A futures contract is a financial derivative that tracks the price of the underlying asset. This means, futures contracts don’t have an intrinsic value per se, but derive their value from the price of an asset to which they’re linked (hence the name derivative).
Futures contracts are basically an agreement between a buyer and a seller to buy or sell the underlying asset at a specified price and date in the future. Unlike forward contracts, futures contracts are standardized in quantity and quality.
For example, futures contracts on Brent crude, which are one of the most purchased futures contracts are basically an agreement between a buyer and a seller to buy or sell the underlying asset at a specified price and date in the future.
Unlike forward contracts, futures contracts are standardized in quantity and quality. Popular futures contracts, represent strictly 1,000 barrels of Brent crude of a certain quality. A seller of this futures contract needs to deliver the underlying asset – crude oil – to the buyer at the specified price and date of the contract.
However, most of the futures contracts expire without any delivery taking place – the majority are settled in cash. It’s estimated that only 2% of all futures contract are physically settled. The reason for this is that futures contracts are heavily traded by financial speculators, who have the main objective to profit on the price changes of the underlying instrument and aren’t interested in the instrument itself.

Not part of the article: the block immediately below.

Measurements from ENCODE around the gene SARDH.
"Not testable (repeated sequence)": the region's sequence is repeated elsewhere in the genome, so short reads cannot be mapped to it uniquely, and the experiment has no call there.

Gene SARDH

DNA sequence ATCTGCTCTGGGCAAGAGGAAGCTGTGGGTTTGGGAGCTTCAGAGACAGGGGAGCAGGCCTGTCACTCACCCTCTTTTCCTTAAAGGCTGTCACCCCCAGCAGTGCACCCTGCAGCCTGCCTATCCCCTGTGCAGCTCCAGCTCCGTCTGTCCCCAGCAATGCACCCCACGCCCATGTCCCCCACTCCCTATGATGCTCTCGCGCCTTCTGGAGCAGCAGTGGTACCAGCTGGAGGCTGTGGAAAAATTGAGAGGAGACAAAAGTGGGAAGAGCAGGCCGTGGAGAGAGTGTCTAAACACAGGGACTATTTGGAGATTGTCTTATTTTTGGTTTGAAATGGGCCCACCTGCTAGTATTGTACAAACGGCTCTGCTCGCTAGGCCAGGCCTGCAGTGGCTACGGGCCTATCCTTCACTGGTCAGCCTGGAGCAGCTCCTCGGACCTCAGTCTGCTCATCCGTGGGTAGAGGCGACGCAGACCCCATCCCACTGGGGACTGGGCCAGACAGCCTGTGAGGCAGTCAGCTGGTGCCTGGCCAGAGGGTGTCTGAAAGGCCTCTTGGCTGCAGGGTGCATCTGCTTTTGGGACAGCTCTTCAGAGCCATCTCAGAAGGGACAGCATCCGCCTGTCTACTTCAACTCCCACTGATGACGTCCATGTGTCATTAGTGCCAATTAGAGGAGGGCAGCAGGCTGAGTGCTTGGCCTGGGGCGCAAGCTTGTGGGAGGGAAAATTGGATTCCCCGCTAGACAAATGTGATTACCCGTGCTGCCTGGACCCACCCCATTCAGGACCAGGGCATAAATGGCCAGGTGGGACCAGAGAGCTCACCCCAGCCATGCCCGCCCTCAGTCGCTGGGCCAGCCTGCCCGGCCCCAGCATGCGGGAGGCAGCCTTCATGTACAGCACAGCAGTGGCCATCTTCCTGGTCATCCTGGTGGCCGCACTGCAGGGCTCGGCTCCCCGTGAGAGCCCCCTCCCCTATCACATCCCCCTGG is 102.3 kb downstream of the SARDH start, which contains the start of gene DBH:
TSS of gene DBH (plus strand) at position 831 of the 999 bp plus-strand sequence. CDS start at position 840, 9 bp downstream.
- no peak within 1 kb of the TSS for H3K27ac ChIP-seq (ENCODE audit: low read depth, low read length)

In addition, even farmers who hedge against changes in the prices of agricultural products find it more convenient to settle the contract in cash than to organize a physical delivery, which carries transportation and storage costs among others.
History of the Futures Market
The origins of futures contracts are linked to farmers and their needs to hedge against the risk of price changes of agricultural products. For example, a farmer could reduce his risk by arranging a futures contract of corn – which represents 5,000 bushels – so he knew in advance at which price he could sell his products. The counterparty of the futures contract, on the other hand, knew in advance his costs.
Structure of the Future Market
While agricultural products dominated the futures market a few decades ago, modern futures contracts can track a wide variety of assets and commodities. For example, there are futures markets for precious metals like gold, platinum and silver; foodstuffs like coffee; currencies like US dollar, GB pound sterling, euro and Japanese yen; market indices like S&P 500, Dow Jones and FTSE 250; and energy commodities like Brent crude, natural gas, and biofuel.
Almost all futures contracts are settled in cash, because most participants in the futures market either speculate or try to hedge their risk.
In addition, all futures contracts have an expiration date, after which their life and obligations based on the contract cease to exist. Obviously, the longer you hold a futures contract the more change there is to be right on your market direction.